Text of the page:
This article is more than 1 year old

Catapults in context

Catapults are getting more funding and more political attention. But what do they do and what are they for?
This article is more than 1 year old

James Coe is Associate Editor for research and innovation at Wonkhe, and a partner at Counterculture

There was very little attention given to the 35 per cent funding increase for the UK’s nine Catapults in the last Autumn Statement. Buried deep within the associated budget documentation the government noted that

The government is now confirming that funding for the UK’s 9 Catapults will increase by 35 per cent compared to the last five-year funding cycle. This £1.6 billion investment will allow Catapults to continue supporting innovation and de-risking the transition from research to commercial delivery by providing access to world-leading facilities, expertise, skills, and equipment; accelerating innovation clusters and stimulating additional private sector investment in R&D across the UK, including for the Compound Semiconductor Catapult in Wales, the Digital Catapult centre in Northern Ireland and the Offshore Renewable Energy Catapult centre in Scotland.

It is the case that funding for research and development has been increasing throughout this Parliament but it is curious to consider why Catapults received so much additional funding and why now.

Just what is a Catapult?

Let’s start at the top. The genesis of the Catapult Network, as with much of the current innovation landscape, sits with then Secretary of State for Business, Innovation, and Skills, Peter Mandelson. Dr Hermann Hauser’s report, commissioned by Mandelson, The Current and Future Roles of Technology and Innovation Centres in the UK, laid the intellectual groundwork for the Catapult Network. Although written over a decade ago the issues set out are all too familiar to those working in research and innovation.

In his report Dr Hauser set out the need for “translation infrastructure”, that is bodies that can move research from ideas to development and application. Hauser proposed a set of elite technology innovation centres which would focus on delivering the UK a competitive advantage through innovation and technology. These would be dubbed “Clerk Maxwell Centres” in honour of the Scottish physicist. The name did not stick but the idea did.

The central idea was that these innovation centres would be funded to focus on specific areas of research strength on longer time-horizons than the usual three-year spending review cycles. Today, the Catapult Network exists as a cluster of organisations established by Innovate UK. They work to transform research into products and services across a range of fields. They are independent, not for profit, and exist to support collaboration between researchers, the public sector, and private sector. Catapults were first established in 2011 and today there are nine in total located across the UK. These range from cell and gene therapy, to connected places, to satellite applications. The Catapults map on to the UK’s scientific strengths within specific geographies.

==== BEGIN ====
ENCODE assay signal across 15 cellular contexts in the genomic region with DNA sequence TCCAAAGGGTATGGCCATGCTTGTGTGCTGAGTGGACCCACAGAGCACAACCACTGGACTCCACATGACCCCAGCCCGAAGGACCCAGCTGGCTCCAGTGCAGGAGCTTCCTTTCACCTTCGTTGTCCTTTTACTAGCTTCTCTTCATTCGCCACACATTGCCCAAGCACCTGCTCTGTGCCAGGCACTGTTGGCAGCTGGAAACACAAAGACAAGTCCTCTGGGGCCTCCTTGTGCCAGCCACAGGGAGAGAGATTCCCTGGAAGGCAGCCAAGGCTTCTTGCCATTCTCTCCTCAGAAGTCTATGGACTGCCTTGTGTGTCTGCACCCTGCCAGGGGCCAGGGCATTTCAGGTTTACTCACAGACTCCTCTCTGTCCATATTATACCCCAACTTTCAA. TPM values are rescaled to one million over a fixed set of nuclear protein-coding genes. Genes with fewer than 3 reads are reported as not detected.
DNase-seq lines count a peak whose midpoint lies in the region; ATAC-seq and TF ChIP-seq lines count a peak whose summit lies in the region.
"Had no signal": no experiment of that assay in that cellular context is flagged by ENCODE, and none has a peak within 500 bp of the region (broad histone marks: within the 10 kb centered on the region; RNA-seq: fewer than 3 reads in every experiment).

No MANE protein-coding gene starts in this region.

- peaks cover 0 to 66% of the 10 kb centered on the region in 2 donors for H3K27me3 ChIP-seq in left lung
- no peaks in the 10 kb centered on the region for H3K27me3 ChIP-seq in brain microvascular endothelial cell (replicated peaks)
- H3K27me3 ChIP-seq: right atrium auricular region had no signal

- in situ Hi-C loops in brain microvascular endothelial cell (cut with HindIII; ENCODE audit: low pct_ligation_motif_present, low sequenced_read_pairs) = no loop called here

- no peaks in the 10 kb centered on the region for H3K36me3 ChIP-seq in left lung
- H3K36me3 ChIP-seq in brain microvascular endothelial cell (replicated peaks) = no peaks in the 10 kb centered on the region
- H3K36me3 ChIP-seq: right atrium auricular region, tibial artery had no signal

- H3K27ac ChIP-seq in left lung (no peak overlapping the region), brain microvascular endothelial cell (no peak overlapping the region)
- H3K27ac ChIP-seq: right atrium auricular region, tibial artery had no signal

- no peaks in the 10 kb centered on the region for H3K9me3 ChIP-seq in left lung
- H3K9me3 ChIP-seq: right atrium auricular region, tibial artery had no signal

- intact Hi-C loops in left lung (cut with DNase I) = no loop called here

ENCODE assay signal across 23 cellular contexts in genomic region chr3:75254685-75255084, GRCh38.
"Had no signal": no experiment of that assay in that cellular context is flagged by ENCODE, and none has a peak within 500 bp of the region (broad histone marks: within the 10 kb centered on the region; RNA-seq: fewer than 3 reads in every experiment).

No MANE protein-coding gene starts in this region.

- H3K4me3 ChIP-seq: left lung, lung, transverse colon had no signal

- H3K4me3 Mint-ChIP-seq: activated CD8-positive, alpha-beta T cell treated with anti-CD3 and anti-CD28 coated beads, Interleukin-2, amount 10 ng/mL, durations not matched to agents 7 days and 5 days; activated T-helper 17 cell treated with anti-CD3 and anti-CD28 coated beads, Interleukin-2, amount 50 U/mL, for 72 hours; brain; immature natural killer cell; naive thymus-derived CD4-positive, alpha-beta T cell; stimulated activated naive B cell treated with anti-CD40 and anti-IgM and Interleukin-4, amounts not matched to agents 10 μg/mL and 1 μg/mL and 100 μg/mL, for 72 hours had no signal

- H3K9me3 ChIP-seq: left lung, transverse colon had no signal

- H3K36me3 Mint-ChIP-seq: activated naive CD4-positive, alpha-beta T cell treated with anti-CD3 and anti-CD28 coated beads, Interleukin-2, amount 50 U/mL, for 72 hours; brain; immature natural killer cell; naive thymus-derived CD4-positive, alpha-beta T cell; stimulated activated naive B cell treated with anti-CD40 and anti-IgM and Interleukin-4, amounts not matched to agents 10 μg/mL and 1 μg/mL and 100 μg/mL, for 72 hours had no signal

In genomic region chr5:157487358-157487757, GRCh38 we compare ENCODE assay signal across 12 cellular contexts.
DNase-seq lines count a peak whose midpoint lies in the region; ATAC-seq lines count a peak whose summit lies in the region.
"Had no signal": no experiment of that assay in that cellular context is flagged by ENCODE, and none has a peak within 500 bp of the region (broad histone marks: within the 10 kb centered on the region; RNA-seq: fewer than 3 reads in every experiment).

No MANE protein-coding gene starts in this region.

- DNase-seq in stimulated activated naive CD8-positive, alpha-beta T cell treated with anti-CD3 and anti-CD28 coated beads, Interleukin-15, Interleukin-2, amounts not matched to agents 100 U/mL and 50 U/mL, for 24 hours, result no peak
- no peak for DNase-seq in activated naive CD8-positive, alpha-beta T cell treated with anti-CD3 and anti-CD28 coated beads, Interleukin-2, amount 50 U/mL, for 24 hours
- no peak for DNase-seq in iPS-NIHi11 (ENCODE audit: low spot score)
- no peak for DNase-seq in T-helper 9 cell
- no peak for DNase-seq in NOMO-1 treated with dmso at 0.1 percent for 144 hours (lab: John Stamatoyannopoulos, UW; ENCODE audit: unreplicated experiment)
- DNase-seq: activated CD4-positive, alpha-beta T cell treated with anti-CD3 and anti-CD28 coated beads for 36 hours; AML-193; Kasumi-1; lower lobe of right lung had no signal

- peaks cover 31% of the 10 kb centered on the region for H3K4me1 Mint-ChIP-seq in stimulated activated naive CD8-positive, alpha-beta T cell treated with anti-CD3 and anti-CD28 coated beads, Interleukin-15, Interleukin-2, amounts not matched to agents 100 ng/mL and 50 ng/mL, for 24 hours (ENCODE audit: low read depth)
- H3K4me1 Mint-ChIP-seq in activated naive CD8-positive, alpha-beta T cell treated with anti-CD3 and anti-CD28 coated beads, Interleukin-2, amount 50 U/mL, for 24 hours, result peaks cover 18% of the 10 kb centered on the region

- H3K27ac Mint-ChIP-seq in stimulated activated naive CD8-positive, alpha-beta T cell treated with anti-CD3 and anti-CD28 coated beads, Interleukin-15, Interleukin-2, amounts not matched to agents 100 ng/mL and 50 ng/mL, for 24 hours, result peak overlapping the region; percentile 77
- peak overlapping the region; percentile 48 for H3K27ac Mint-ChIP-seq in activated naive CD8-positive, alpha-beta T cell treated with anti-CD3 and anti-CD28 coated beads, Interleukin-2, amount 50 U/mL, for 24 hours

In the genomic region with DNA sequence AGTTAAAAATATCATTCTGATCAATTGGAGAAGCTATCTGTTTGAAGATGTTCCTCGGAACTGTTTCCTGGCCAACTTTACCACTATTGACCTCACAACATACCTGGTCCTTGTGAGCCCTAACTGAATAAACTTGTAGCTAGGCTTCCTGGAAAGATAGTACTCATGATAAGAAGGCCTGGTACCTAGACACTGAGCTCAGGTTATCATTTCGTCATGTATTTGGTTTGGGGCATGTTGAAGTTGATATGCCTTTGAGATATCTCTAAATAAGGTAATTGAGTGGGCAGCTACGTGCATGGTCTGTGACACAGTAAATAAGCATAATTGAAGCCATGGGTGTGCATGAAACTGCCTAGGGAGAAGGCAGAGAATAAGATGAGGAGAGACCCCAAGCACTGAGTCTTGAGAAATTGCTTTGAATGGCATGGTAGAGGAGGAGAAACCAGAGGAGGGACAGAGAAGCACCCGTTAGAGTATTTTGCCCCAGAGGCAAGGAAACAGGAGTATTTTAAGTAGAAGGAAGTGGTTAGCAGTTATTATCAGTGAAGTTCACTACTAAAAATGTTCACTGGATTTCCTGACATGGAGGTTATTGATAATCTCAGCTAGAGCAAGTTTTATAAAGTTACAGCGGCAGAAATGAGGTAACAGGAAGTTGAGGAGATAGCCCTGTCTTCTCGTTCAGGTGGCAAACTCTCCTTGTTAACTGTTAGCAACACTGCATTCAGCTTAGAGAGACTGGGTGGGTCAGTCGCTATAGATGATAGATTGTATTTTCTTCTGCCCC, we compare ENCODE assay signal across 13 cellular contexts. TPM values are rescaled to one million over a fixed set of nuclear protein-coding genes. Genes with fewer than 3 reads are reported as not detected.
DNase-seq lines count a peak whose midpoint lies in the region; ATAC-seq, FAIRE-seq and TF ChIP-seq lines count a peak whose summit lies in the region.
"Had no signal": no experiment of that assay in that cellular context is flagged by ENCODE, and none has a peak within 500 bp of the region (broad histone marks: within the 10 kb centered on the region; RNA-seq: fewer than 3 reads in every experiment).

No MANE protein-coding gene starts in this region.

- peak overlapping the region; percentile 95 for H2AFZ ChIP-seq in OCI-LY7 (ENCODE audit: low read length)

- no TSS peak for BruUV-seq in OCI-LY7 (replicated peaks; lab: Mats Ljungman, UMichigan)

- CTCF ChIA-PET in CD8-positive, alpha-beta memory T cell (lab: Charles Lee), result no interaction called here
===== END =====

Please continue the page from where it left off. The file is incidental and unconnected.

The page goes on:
A House of Lords report into Catapults quotes former Chief Executive of Innovate UK, Dr Ian Campbell, on the different forms of Catapult. He places them into three categories: system Catapults which are people intensive and drive innovation. Asset-intensive Catapults which work with business on accessing innovation and insights. And then a cluster of in between Catapults that work on bringing research to market. Put simply, they are specialist institutes devoted to specific technologies with a shared mission of translating research into practical application.

Why now?

It feels like the Catapult Network is often excluded from the wider research policy debate. They sit awkwardly between universities and businesses but nevertheless have a mission that is central to the whole UK economy. Even a cursory glance at the Catapult website shows the enormous variety of work which is going on to support and promote UK businesses. The question is perhaps not why they have received additional support but given their alignment with the UK’s missions around 2.4 per cent, being a global research power, and the wider R&D Roadmap, why it has taken so long.

One reason could be that the results of the independent review of research, development, and innovation (the Nurse Review) is on the horizon. The most recent update makes clear that Catapults have been involved in the process of developing the forthcoming recommendations. It would be unusual, but not unthinkable, if on the one hand the government increases funding to Catapults in the Autumn Statement and then the review the government commissioned does not put them to the forefront of research policy thinking.

Another is that Catapults are well aligned with the government’s current research policy thinking. A significant part of government policy thinking, and the funding that follows it, holds that the frontiers of innovation activity are being pushed by the business community. In addition, to capture the increased public research funding the government is keen to grow the capacity for businesses to engage in research. Clearly, Catapults are going to be part of that work.

What next?

The Nurse Review is due to report imminently (or so has been mentioned on a number of occasions). Catapults look like they are going to play a larger role in the research landscape to come. The policy direction to watch is how the government brings together research excellence in universities, translation, and supporting business research engagement, without spreading funding and attention too thinly.

Leave a Reply